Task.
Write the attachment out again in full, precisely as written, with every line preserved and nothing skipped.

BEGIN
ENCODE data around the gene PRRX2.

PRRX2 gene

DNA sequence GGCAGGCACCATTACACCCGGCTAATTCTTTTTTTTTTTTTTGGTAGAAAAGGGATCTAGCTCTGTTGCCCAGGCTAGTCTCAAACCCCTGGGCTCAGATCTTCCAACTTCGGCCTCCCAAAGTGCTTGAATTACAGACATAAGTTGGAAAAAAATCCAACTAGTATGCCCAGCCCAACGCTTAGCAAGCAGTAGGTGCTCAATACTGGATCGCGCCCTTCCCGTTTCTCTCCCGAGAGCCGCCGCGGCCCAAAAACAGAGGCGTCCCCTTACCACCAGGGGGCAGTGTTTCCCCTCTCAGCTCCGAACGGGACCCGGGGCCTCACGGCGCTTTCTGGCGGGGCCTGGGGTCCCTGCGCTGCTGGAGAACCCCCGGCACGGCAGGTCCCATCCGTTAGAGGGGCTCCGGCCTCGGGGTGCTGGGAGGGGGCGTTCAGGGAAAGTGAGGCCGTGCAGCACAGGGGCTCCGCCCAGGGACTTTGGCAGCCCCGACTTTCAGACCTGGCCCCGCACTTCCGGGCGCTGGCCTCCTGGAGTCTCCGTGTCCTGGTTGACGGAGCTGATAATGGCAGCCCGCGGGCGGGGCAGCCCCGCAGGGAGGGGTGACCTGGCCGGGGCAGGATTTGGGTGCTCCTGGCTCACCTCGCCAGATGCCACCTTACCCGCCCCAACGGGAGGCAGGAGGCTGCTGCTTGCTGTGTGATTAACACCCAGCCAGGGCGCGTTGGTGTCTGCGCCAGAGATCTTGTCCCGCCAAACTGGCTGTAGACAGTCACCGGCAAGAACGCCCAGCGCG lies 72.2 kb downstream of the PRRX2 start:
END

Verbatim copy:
ENCODE data around the gene PRRX2.

PRRX2 gene

DNA sequence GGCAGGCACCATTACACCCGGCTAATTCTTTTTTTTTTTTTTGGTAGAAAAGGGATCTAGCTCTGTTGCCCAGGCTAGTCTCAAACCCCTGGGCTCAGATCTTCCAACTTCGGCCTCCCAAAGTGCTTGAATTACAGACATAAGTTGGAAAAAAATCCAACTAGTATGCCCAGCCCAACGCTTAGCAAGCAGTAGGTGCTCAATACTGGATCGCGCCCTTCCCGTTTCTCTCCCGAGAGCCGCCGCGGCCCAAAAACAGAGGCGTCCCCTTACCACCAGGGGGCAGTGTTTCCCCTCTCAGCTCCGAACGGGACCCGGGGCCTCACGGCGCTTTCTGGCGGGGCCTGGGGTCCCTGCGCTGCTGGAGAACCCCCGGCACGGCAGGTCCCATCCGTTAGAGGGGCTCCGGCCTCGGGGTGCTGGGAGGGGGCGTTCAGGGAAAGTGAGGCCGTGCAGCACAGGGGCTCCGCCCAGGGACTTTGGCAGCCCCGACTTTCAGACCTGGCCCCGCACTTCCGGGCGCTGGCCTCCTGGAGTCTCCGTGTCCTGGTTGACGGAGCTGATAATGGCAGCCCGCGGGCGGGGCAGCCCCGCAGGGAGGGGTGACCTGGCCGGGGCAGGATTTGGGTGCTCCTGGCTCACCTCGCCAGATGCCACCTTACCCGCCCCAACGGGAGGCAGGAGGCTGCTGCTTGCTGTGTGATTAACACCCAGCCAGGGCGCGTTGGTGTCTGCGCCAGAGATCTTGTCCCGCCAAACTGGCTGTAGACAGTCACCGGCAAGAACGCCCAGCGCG lies 72.2 kb downstream of the PRRX2 start: